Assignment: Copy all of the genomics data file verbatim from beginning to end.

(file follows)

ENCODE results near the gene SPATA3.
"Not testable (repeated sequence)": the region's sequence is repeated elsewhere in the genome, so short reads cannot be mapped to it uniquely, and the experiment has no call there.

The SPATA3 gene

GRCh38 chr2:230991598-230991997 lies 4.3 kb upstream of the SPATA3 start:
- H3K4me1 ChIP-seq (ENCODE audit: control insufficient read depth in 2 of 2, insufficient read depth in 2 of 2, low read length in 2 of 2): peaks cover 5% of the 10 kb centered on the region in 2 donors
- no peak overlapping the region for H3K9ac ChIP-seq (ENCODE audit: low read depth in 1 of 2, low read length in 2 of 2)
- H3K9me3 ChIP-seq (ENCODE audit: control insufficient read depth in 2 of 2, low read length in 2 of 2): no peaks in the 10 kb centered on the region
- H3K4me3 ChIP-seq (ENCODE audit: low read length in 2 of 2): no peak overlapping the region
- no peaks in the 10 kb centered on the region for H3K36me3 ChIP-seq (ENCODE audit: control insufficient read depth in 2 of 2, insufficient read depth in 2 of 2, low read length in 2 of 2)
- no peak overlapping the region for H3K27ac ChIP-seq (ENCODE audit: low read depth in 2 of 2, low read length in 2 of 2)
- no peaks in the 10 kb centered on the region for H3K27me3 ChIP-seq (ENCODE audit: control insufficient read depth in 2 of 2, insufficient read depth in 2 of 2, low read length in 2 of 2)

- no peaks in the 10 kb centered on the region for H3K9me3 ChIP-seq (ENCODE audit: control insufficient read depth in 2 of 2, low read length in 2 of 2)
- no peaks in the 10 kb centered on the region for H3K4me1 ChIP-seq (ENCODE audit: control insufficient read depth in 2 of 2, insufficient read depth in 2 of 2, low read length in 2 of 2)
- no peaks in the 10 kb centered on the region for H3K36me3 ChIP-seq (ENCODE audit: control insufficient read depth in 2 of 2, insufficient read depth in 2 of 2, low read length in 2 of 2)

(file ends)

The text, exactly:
ENCODE results near the gene SPATA3.
"Not testable (repeated sequence)": the region's sequence is repeated elsewhere in the genome, so short reads cannot be mapped to it uniquely, and the experiment has no call there.

The SPATA3 gene

GRCh38 chr2:230991598-230991997 lies 4.3 kb upstream of the SPATA3 start:
- H3K4me1 ChIP-seq (ENCODE audit: control insufficient read depth in 2 of 2, insufficient read depth in 2 of 2, low read length in 2 of 2): peaks cover 5% of the 10 kb centered on the region in 2 donors
- no peak overlapping the region for H3K9ac ChIP-seq (ENCODE audit: low read depth in 1 of 2, low read length in 2 of 2)
- H3K9me3 ChIP-seq (ENCODE audit: control insufficient read depth in 2 of 2, low read length in 2 of 2): no peaks in the 10 kb centered on the region
- H3K4me3 ChIP-seq (ENCODE audit: low read length in 2 of 2): no peak overlapping the region
- no peaks in the 10 kb centered on the region for H3K36me3 ChIP-seq (ENCODE audit: control insufficient read depth in 2 of 2, insufficient read depth in 2 of 2, low read length in 2 of 2)
- no peak overlapping the region for H3K27ac ChIP-seq (ENCODE audit: low read depth in 2 of 2, low read length in 2 of 2)
- no peaks in the 10 kb centered on the region for H3K27me3 ChIP-seq (ENCODE audit: control insufficient read depth in 2 of 2, insufficient read depth in 2 of 2, low read length in 2 of 2)

- no peaks in the 10 kb centered on the region for H3K9me3 ChIP-seq (ENCODE audit: control insufficient read depth in 2 of 2, low read length in 2 of 2)
- no peaks in the 10 kb centered on the region for H3K4me1 ChIP-seq (ENCODE audit: control insufficient read depth in 2 of 2, insufficient read depth in 2 of 2, low read length in 2 of 2)
- no peaks in the 10 kb centered on the region for H3K36me3 ChIP-seq (ENCODE audit: control insufficient read depth in 2 of 2, insufficient read depth in 2 of 2, low read length in 2 of 2)